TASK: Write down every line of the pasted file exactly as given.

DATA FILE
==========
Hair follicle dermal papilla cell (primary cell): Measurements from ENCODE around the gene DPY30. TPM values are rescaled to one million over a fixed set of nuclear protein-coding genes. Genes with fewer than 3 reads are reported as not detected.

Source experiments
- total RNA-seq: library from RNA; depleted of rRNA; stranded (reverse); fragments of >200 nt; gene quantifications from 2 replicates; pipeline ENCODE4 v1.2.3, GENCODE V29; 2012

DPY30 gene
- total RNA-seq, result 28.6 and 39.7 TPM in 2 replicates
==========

Hair follicle dermal papilla cell (primary cell): Measurements from ENCODE around the gene DPY30. TPM values are rescaled to one million over a fixed set of nuclear protein-coding genes. Genes with fewer than 3 reads are reported as not detected.

Source experiments
- total RNA-seq: library from RNA; depleted of rRNA; stranded (reverse); fragments of >200 nt; gene quantifications from 2 replicates; pipeline ENCODE4 v1.2.3, GENCODE V29; 2012

DPY30 gene
- total RNA-seq, result 28.6 and 39.7 TPM in 2 replicates